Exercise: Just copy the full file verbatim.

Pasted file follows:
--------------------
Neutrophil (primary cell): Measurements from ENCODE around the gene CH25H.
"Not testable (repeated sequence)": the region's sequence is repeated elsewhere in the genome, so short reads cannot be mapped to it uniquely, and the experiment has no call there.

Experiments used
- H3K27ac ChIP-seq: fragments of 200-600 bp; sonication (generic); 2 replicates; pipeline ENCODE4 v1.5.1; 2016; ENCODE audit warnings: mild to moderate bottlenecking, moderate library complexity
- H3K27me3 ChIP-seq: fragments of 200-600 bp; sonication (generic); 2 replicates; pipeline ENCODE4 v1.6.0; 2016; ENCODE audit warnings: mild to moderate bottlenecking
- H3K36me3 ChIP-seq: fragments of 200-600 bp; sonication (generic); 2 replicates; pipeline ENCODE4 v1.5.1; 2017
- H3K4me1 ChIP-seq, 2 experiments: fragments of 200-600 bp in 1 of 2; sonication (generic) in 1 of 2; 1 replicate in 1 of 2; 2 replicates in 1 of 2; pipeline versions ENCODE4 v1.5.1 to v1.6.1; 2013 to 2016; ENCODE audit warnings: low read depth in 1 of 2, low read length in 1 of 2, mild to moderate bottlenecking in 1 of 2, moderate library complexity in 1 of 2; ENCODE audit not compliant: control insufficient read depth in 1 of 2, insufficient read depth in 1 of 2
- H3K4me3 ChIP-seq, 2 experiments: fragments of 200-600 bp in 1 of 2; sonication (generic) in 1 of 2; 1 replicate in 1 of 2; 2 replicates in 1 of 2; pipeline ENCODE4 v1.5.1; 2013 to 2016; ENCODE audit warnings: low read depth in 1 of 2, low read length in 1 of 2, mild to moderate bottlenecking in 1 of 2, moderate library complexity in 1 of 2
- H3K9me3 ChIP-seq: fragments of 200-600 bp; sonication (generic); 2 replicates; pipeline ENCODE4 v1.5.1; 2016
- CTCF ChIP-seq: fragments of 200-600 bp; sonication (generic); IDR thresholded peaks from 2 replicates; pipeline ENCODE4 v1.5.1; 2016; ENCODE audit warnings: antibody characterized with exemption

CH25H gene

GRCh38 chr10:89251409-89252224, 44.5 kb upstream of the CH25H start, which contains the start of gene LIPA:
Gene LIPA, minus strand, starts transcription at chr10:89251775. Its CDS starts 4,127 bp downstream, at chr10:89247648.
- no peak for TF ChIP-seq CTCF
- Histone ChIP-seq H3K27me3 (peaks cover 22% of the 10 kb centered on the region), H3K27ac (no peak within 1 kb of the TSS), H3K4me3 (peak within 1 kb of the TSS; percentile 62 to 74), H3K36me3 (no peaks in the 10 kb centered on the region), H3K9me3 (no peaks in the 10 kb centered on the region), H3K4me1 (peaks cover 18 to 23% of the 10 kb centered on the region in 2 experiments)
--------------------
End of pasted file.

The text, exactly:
Neutrophil (primary cell): Measurements from ENCODE around the gene CH25H.
"Not testable (repeated sequence)": the region's sequence is repeated elsewhere in the genome, so short reads cannot be mapped to it uniquely, and the experiment has no call there.

Experiments used
- H3K27ac ChIP-seq: fragments of 200-600 bp; sonication (generic); 2 replicates; pipeline ENCODE4 v1.5.1; 2016; ENCODE audit warnings: mild to moderate bottlenecking, moderate library complexity
- H3K27me3 ChIP-seq: fragments of 200-600 bp; sonication (generic); 2 replicates; pipeline ENCODE4 v1.6.0; 2016; ENCODE audit warnings: mild to moderate bottlenecking
- H3K36me3 ChIP-seq: fragments of 200-600 bp; sonication (generic); 2 replicates; pipeline ENCODE4 v1.5.1; 2017
- H3K4me1 ChIP-seq, 2 experiments: fragments of 200-600 bp in 1 of 2; sonication (generic) in 1 of 2; 1 replicate in 1 of 2; 2 replicates in 1 of 2; pipeline versions ENCODE4 v1.5.1 to v1.6.1; 2013 to 2016; ENCODE audit warnings: low read depth in 1 of 2, low read length in 1 of 2, mild to moderate bottlenecking in 1 of 2, moderate library complexity in 1 of 2; ENCODE audit not compliant: control insufficient read depth in 1 of 2, insufficient read depth in 1 of 2
- H3K4me3 ChIP-seq, 2 experiments: fragments of 200-600 bp in 1 of 2; sonication (generic) in 1 of 2; 1 replicate in 1 of 2; 2 replicates in 1 of 2; pipeline ENCODE4 v1.5.1; 2013 to 2016; ENCODE audit warnings: low read depth in 1 of 2, low read length in 1 of 2, mild to moderate bottlenecking in 1 of 2, moderate library complexity in 1 of 2
- H3K9me3 ChIP-seq: fragments of 200-600 bp; sonication (generic); 2 replicates; pipeline ENCODE4 v1.5.1; 2016
- CTCF ChIP-seq: fragments of 200-600 bp; sonication (generic); IDR thresholded peaks from 2 replicates; pipeline ENCODE4 v1.5.1; 2016; ENCODE audit warnings: antibody characterized with exemption

CH25H gene

GRCh38 chr10:89251409-89252224, 44.5 kb upstream of the CH25H start, which contains the start of gene LIPA:
Gene LIPA, minus strand, starts transcription at chr10:89251775. Its CDS starts 4,127 bp downstream, at chr10:89247648.
- no peak for TF ChIP-seq CTCF
- Histone ChIP-seq H3K27me3 (peaks cover 22% of the 10 kb centered on the region), H3K27ac (no peak within 1 kb of the TSS), H3K4me3 (peak within 1 kb of the TSS; percentile 62 to 74), H3K36me3 (no peaks in the 10 kb centered on the region), H3K9me3 (no peaks in the 10 kb centered on the region), H3K4me1 (peaks cover 18 to 23% of the 10 kb centered on the region in 2 experiments)